Our Anchor of Hope
Today creation all is exultant and rejoices, for Christ has arisen, and Hades was despoiled … For You really and truly pledged that You will be with us unto the end of the age, O Christ. And we the faithful, clinging to Your promise, our anchor of hope, rejoice. Easter Sunday Matins
The significant historical events in the history of humanity that remain unsurpassed by other events are that God made humanity in His image and likeness, that humanity fell through disobedience to God, that God became human in the Person of Jesus Christ “for us and for our salvation,” (Creed) and that he re-opened Paradise and restored mankind through His Resurrection. All other human endeavours fall short of these events and acts of love by God for us.
As we celebrate throughout this issue the 200 years anniversary of the commencement of the independence struggle by our Greek forbears, we reflect on how Christ’s Resurrection impacted upon them, and the lessons we draw from that today as we celebrate His Resurrection.
The word resurrection was used by freedom fighters such as Ypsilantis in terms of the hour of Greece’s resurrection, and in appealing to the European courts Petros Mavromichalis spoke of resurrecting our unfortunate people, and nationalist leaders in the village of Milies on Mount Pelion toasted: “Christ is risen, long live the resurrection of the homeland, long live liberty.” Austrian intelligence reported that the Resurrection was represented among the decorative motifs on the Greek revolutionary flags. General Makriyannis’ memoirs referred to “the will of the just God to resurrect their descendants, whose homeland had been lost for so many centuries. And it was that they might remember their faith that the true God resurrected them.”
The freedom fighters did not merely associate resurrection with insurrection or liberation. They clung to the “anchor of hope” chanted in Easter Sunday Matins that Christ will be with us to the end of the age. They hoped that the Resurrected Christ would bless them because they also fought for the reestablishment of His persecuted church.
Christ liberated us from the oppression of sin, from eternal estrangement, from despair to hope through His resurrection. They looked to be liberated from oppression so they could freely practice their religion, speak their mother tongue, and not be treated as second class citizens in their own country. Christ’s liberation of humanity became the model for the liberation of the nation. He had said “greater love has no one than to lay down one’s life for his friends” (John 15:13), and He did just that. They were inspired by His sacrifice to do the same by laying down their lives for their fellow Greeks, and for the generations to come. Christ’s Resurrection bestowed upon them a gratitude and a desire to reciprocate the love that He had shown for us. Their example later inspired the WWII resistance to the tyrannical occupants of Greece, which became a shining beacon for other nations.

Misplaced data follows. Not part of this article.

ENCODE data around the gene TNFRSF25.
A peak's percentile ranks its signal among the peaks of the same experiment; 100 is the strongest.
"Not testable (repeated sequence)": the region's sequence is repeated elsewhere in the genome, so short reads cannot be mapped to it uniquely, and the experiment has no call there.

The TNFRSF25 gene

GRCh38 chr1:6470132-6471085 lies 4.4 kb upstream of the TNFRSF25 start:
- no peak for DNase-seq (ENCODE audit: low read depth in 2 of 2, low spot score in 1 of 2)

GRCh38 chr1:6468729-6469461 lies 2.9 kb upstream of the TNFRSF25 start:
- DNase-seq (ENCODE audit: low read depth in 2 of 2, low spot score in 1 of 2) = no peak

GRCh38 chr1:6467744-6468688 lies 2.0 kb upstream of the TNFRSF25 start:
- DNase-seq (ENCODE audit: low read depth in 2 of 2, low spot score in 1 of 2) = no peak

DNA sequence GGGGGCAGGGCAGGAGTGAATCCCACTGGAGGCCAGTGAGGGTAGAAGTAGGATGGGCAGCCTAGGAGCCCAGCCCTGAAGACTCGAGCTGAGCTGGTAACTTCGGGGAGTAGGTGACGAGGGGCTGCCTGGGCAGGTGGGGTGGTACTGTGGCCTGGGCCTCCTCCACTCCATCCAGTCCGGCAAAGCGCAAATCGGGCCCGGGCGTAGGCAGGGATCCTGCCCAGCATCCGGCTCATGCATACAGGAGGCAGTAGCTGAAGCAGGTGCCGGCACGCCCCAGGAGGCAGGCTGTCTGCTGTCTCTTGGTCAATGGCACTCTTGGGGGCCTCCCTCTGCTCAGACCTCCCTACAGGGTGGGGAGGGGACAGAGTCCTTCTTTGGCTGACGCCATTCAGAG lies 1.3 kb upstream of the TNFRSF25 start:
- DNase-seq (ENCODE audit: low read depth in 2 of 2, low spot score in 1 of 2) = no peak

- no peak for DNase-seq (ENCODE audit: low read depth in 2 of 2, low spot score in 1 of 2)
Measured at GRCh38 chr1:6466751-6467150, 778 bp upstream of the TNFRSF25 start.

For the brave freedom fighters death was a present reality, yet they went forth in boldness and in the knowledge of Christ’s victory over death, and in anticipation of the resurrection of the dead. His resurrection permeated their being and filled them with joy as they prepared themselves to surrender to Him. They felt the joy the disciples felt when the Lord was risen.
The freedom fighters of 1821 were aware that as the Lord delivered the Israelites from exile in Babylon, they lived in the hope that Christ would bless their efforts and sacrifices to deliver them from oppression.
Today, as we see evil in the ascent through the passing of laws that are not in humanity’s interests, we anticipate that we are entering a new age that will oppress our faith. As we reflect on the Resurrected Christ who has conquered death and tyranny and division, we live in hope that He will always be triumphant and prevail, and that He “will be with us unto the end of the age.”
The Resurrected loving Christ calls upon us to share in the joy of His resurrection, to be renewed in our personal relationship with Him, to stand for love where hatred persists, to preach compassion where injustice abounds, and to insist on dialogue where division prevails. He calls on us to emulate the faith, hope, and love of the 1821 freedom fighters, to have a grateful and sacrificial disposition, and to work with zeal in piety and humility for His kingdom. Christ is Risen!
Source: Lychnos April – May 2021